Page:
The Bird of Freedom

The nagual Mariano Aureliano had once told me that sorcerers, when they talk among themselves, speak of sorcery as a bird: They call it the bird of freedom. They say that the bird of freedom only flies in a straight line and never comes around twice. They also say that it is the nagual who lures the bird of freedom. It is he who entices the bird to shed its shadow on the warrior’s path. Without that shadow, there is no direction. ~ Florinda Donner, Being-in-Dreaming

But it was night and there was no shadow. The three of us were standing on the cool Saltillo tile looking up towards the northeast at the Andromeda Galaxy through a high-powered telescope. It was a mild evening and since we were in the phase of the new moon last weekend it was very dark and the millions of stars in the Milky Way were brilliant. There wasn’t any sound at all except the gentle lapping of the waves from the Sea of Cortez. We were in the Sonoran Desert, donde el desierto y el mar se encuentran; where the desert meets the sea.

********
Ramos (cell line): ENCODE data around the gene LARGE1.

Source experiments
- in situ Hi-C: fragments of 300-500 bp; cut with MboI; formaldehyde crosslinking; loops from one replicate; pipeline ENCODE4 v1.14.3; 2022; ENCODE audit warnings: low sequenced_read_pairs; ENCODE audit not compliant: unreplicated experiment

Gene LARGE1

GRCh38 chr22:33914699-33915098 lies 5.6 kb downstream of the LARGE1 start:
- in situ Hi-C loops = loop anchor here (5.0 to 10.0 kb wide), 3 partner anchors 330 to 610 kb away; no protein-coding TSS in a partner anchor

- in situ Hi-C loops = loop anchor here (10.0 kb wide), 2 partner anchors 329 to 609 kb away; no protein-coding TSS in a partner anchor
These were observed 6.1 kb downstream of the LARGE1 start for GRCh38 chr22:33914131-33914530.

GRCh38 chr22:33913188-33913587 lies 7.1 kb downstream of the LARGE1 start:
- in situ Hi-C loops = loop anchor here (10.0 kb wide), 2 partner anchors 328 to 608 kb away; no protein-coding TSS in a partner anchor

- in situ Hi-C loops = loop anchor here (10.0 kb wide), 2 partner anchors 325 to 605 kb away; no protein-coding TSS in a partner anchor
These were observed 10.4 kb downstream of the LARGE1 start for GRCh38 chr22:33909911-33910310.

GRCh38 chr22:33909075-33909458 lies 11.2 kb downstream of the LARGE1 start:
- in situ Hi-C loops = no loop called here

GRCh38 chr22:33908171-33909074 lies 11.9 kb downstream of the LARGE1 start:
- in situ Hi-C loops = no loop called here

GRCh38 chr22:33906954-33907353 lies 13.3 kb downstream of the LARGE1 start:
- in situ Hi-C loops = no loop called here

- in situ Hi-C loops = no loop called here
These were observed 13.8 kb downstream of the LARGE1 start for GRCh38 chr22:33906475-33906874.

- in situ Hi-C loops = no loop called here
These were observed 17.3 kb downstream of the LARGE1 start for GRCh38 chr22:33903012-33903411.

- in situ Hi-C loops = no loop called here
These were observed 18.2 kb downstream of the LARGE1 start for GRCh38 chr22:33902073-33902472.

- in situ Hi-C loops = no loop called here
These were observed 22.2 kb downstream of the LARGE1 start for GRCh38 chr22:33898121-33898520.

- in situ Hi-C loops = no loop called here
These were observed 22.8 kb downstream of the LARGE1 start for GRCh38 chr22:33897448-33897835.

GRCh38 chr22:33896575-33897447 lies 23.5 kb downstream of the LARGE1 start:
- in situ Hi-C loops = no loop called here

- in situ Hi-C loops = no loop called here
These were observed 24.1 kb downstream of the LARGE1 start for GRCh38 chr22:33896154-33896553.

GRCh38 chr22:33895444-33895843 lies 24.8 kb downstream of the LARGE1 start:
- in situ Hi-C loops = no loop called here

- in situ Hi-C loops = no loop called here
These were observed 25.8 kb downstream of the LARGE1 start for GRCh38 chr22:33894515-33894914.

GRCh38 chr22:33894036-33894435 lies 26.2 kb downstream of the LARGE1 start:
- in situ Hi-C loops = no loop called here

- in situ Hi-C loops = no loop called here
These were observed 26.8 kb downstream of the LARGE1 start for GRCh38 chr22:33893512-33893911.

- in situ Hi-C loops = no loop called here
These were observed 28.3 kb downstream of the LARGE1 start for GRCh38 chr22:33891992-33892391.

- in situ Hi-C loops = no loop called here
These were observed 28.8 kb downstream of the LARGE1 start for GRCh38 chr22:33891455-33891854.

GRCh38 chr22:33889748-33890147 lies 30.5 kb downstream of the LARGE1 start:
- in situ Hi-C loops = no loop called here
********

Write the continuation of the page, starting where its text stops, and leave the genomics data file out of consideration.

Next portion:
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Inorganic Beings

Shamans like don Juan Matus defined their quest as the quest of becoming, in the end, an inorganic being, meaning energy aware of itself, action as a cohesive unit, but without an organism. They called this aspect of their cognition total freedom, a state in which awareness exists, free from the impositions of socialization and syntax. ~ Carlos Castaneda, The Teachings of don Juan: A Yaqui Way of Knowledge

Don Miguel Ruiz calls them parasites, Susan Gregg calls them angels, fairies and gnomes, Ekhardt Tolle calls them “the pain body”, and others call them walk-ins, manifestations of dreams or fears, abstract forces or spirits.

They can be all of the above, except angels, fairies and gnomes which is merely an attempt at fixating the attention on something that cannot be labeled, only experienced. They reside in a realm, according to Castaneda, that exists outside of our own. They are only interested in energy.

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